Efficiency in State Government
Doucett: “For years [the program] was growing and growing and growing, but now we are starting to level off as we get towards 2017, and that is large due to the limitations of the resources that we have. They have only so many people on staff and more and more permits coming in, they don’t have time to approve more. So the program had run up against that natural capacity bottleneck… There’s quite a lot of data that has to be managed and understood for every square mile in the entire state, that’s a pretty big undertaking. Once this program was implemented, we’re continuing to grow again because of that automation that is in place and allowing more work to be done with less time and energy. The interesting takeaways that we’ve seen, the program popularity here in Texas is increasing, while in other states have been seeing a decrease… What’s even more impressive is that they’ve been able to do this while keeping their staff and headcount roughly the same over the last 20 years.”
Deer hunting is incredibly popular in Texas and around the US. To maintain the populations of deer, there must be limits on when, where, and how many deer can be hunted. With so much land and so many permit requests, and so many factors in which requests can be granted, the state government was struggling to keep up with demand. However, with help from AppGeo, Texas was able to automate large parts of their permit program and even make the process fully online. Through the program there is greater buy-in from landowners and hunters by providing additional benefits to participants, such as a longer season or additional deer tags. While Texas is only one example, there are many processes that can be automated and used to improve the efficiency and productivity of state governments and more.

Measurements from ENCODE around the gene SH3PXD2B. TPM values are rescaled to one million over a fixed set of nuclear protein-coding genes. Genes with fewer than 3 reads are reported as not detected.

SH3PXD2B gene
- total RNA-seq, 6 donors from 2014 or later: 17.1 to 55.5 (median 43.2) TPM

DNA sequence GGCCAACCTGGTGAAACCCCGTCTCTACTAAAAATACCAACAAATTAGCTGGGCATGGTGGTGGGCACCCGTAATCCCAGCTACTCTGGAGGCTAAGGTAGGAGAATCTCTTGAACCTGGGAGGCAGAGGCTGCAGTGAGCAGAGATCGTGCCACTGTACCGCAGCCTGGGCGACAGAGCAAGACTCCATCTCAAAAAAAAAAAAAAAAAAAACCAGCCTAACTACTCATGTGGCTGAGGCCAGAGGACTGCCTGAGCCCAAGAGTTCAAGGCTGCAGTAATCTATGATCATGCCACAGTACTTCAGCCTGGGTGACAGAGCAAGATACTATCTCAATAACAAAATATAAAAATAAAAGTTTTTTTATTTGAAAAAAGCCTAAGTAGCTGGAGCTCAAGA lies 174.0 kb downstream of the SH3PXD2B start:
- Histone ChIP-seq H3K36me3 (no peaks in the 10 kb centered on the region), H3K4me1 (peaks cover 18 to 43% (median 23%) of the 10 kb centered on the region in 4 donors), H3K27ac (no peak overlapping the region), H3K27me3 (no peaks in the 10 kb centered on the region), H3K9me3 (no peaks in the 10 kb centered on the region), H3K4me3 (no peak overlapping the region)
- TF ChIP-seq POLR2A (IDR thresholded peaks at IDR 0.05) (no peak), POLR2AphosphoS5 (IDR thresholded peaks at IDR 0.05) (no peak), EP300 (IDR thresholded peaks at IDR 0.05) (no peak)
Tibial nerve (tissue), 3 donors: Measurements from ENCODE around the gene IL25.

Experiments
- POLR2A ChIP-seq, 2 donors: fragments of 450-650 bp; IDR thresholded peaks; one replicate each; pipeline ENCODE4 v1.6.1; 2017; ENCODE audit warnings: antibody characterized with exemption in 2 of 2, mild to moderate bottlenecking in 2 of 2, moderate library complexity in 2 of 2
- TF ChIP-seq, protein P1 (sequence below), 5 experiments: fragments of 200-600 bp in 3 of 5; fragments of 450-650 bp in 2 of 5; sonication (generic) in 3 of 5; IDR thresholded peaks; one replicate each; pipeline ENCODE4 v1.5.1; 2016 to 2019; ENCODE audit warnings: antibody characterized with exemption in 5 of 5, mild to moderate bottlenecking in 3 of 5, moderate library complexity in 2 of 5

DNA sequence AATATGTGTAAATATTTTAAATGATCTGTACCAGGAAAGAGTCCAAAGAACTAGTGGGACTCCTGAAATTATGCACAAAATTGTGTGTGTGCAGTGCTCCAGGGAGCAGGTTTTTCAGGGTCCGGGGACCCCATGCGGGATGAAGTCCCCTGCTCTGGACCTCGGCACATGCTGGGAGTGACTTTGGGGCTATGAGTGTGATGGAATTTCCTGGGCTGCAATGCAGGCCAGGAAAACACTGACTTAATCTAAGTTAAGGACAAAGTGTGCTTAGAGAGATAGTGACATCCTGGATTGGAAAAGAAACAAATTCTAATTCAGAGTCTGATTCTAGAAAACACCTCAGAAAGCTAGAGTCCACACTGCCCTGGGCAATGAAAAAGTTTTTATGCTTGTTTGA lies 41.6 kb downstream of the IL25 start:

Uncomplicating Hunting in Texas
Davis: “This application was built to foster and support sound management and stewardship of the native wildlife and habitats, and deer hunting is a part of that. This application was designed over the course of multiple on-site, off site and online interviews and sessions. When we first started we thought that we had a single set of business rules that are listed here, but as we continued we realized these rules just kept expanding and expanding. Everything got pretty complicated pretty quickly, and now we have about 300 business rules that were previously in the biologist’s head or figured out through various excel sheets. I want you to think about how your organization is run. I’m sure you guys have business rules, reports, user rules, reporting deadlines, and eligibility requirements that are all out there, but how can you make sure everyone is sticking to this every single time and in the same way? Our challenge was to make this pretty complicated process an easy to use interface for the biologists, an easy to sign up process for the private landowners, as well as other user roles such as administrators, law enforcement, and anyone who touches this program.”